Near-irreversibility in a conservative linear structure with singularity points in its modal density.
ABSTRACT Through two complementary approaches, using modal response and wave propagation, the analyses presented here show the conditions under which a decaying impulse response, or a nearly irreversible energy trapping, takes place in a linear conservative continuous system. The results show that the basic foundation of near-irreversibility or apparent damping rests upon the presence of singularity points in the modal density of dynamic systems or, analogously, in the wave-stopping properties associated with these singularities. To illustrate the concept of apparent damping in detail, a simple undamped beam is modified to introduce a singularity point in its modal density distribution. Simulations show that a suitable application of a compressive axial force to an undamped beam placed on an elastic foundation attenuates its impulse response with time and develops the characteristics of a nearly irreversible energy trap.
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ABSTRACT: In this paper the algebraic structure of the isotropic nth-order gradient elasticity is investigated. In the classical isotropic elasticity it is well-known that the constitu-tive relation can be broken down into two uncoupled relations between elementary part of the strain and the stress tensors (deviatoric and spherical). In this paper we demonstrate that this result can not be generalized and since 2nd-order isotropic elasticity there exist couplings between elementary parts of higher-order strain and stress tensors. Therefore, and in certain way, nth-order isotropic elasticity have the same kind of algebraic structure as anisotropic classical elasticity. This structure is investigated in the case of 2nd-order isotropic elasticity, and moduli characterizing the behavior are provided.Mathematics and Mechanics of Solids 01/2013; · 0.81 Impact Factor
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ABSTRACT: The transient response of a resonant structure can be altered by the attachment of one or more substantially smaller resonators. Considered here is a coupled array of damped harmonic oscillators whose resonant frequencies are distributed across a frequency band that encompasses the natural frequency of the primary structure. Vibration energy introduced to the primary structure, which has little to no intrinsic damping, is transferred into and trapped by the attached array. It is shown that, when the properties of the array are optimized to reduce the settling time of the primary structure's transient response, the apparent damping is approximately proportional to the bandwidth of the array (the span of resonant frequencies of the attached oscillators). Numerical simulations were conducted using an unconstrained nonlinear minimization algorithm to find system parameters that result in the fastest settling time. This minimization was conducted for a range of system characteristics including the overall bandwidth of the array, the ratio of the total array mass to that of the primary structure, and the distributions of mass, stiffness, and damping among the array elements. This paper reports optimal values of these parameters and demonstrates that the resulting minimum settling time decreases with increasing bandwidth.The Journal of the Acoustical Society of America 08/2013; 134(2):1067-70. · 1.65 Impact Factor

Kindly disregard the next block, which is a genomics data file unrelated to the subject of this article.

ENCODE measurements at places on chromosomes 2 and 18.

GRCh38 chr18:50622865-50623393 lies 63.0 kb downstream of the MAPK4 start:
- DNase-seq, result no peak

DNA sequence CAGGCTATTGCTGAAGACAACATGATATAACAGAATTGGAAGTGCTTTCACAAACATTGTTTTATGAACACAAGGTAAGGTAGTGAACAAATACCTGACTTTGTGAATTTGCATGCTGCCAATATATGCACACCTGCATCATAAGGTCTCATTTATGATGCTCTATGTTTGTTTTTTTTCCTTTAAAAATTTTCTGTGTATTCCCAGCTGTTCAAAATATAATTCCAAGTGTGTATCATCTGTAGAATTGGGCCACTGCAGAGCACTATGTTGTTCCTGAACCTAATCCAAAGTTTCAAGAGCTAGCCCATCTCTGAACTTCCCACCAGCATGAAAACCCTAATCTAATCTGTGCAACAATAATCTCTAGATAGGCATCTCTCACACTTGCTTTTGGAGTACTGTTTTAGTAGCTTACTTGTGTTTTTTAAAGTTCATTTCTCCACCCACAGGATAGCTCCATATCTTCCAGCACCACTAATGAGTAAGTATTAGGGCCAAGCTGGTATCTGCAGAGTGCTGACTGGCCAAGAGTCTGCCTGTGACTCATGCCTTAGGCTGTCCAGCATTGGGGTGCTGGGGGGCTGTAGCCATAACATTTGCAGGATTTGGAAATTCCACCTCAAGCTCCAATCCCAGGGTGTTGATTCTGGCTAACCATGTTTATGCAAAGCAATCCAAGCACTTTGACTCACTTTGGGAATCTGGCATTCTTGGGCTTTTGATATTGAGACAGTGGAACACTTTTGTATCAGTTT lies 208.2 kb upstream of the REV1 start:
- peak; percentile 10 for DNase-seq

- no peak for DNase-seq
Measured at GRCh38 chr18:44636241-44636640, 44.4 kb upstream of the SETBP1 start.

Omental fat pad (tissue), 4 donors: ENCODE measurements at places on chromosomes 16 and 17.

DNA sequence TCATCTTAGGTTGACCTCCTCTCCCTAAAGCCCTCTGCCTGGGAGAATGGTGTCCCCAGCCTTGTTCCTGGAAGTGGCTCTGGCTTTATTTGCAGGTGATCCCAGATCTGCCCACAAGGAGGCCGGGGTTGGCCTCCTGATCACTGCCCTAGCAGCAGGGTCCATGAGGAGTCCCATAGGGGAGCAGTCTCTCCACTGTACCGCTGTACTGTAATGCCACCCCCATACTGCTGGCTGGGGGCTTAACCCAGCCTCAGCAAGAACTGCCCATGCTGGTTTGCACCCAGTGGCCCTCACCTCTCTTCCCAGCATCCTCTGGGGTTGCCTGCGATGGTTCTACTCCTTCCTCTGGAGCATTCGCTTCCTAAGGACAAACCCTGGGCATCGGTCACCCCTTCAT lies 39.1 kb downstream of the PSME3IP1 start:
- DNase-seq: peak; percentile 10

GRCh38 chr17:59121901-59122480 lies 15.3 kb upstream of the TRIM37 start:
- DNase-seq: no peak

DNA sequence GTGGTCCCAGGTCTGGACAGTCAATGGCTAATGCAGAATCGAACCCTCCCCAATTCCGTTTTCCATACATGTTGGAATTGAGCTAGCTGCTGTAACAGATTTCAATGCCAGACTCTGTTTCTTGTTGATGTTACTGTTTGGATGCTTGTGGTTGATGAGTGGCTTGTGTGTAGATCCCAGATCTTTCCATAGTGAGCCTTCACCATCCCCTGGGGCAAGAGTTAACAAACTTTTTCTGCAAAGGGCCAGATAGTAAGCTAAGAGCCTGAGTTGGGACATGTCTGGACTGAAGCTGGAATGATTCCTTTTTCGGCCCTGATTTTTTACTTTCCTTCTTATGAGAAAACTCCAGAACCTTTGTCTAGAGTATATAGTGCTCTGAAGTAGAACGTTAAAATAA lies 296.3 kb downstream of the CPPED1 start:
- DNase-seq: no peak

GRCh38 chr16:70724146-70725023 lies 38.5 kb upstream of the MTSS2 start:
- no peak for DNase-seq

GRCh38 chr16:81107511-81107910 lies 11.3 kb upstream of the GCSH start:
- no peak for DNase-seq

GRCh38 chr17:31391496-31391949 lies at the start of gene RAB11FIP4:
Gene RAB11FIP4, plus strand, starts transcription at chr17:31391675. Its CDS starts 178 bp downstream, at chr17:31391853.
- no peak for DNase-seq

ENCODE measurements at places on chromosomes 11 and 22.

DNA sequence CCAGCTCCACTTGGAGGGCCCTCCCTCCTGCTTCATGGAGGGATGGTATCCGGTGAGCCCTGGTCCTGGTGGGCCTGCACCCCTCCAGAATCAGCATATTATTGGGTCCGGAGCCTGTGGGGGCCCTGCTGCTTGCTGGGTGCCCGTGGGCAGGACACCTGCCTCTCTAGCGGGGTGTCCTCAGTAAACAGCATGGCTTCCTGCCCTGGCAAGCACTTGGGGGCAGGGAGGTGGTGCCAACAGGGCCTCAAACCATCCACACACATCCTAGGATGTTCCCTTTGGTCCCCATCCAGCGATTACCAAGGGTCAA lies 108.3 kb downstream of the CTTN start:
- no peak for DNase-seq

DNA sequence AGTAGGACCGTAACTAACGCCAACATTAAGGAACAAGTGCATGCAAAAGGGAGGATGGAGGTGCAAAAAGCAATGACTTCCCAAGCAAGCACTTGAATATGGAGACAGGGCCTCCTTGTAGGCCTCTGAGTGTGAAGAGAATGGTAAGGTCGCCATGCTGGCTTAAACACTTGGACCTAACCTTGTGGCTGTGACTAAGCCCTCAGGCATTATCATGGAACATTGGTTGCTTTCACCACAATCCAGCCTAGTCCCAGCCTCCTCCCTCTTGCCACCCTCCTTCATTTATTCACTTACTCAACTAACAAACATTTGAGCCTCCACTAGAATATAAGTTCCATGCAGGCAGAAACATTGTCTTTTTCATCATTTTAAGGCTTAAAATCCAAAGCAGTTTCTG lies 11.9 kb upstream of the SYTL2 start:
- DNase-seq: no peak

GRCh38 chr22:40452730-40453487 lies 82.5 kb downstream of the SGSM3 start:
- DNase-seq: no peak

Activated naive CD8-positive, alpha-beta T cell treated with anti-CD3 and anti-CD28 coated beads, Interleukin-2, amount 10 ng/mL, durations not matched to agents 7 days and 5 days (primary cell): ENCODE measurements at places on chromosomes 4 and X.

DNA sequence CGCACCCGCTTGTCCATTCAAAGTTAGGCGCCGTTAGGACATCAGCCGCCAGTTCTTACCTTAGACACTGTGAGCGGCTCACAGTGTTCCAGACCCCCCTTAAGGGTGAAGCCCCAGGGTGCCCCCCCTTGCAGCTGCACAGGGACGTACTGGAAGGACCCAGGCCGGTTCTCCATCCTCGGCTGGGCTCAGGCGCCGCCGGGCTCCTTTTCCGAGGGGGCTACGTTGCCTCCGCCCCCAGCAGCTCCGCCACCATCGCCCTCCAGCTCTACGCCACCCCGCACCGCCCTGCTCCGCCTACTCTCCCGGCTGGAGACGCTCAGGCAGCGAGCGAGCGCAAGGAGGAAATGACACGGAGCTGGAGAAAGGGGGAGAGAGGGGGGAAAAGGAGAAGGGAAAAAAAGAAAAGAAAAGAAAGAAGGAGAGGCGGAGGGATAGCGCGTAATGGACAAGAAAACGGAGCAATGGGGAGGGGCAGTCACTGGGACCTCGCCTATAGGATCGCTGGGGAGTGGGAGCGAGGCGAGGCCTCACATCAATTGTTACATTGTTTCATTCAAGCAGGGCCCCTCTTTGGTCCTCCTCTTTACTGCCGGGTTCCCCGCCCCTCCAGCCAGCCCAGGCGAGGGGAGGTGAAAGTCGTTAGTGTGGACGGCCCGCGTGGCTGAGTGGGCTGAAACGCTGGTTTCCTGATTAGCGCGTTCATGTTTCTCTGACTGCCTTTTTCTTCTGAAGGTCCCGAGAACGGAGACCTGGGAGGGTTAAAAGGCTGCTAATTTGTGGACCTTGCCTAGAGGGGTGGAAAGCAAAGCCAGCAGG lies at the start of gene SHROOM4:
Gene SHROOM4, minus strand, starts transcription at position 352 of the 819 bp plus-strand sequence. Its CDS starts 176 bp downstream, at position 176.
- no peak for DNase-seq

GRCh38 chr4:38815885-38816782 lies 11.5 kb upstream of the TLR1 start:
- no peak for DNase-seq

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ABSTRACT: In this paper a stationary action principle is proven to hold for capillary fluids, i.e. fluids for which the deformation energy has the form suggested, starting from molecular arguments, for instance by Cahn and Hilliard. Remark that these fluids are sometimes also called Korteweg-de Vries or Cahn-Allen. In general continua whose deformation energy depend on the second gradient of placement are called second gradient (or Piola-Toupin or Mindlin or Green-Rivlin or Germain or second gradient) continua. In the present paper, a material description for second gradient continua is formulated. A Lagrangian action is introduced in both material and spatial description and the corresponding Euler-Lagrange bulk and boundary conditions are found. These conditions are formulated in terms of an objective deformation energy volume density in two cases: when this energy is assumed to depend on either C and grad C or on C^-1 and grad C^-1 ; where C is the Cauchy-Green deformation tensor. When particularized to energies which characterize fluid materials, the capillary fluid evolution conditions (see e.g. Casal or Seppecher for an alternative deduction based on thermodynamic arguments) are recovered. A version of Bernoulli law valid for capillary fluids is found and, in the Appendix B, useful kinematic formulas for the present variational formulation are proposed. Historical comments about Gabrio Piola's contribution to continuum analytical mechanics are also presented. In this context the reader is also referred to Capecchi and Ruta.Mathematics and Mechanics of Solids 01/2013; · 0.81 Impact Factor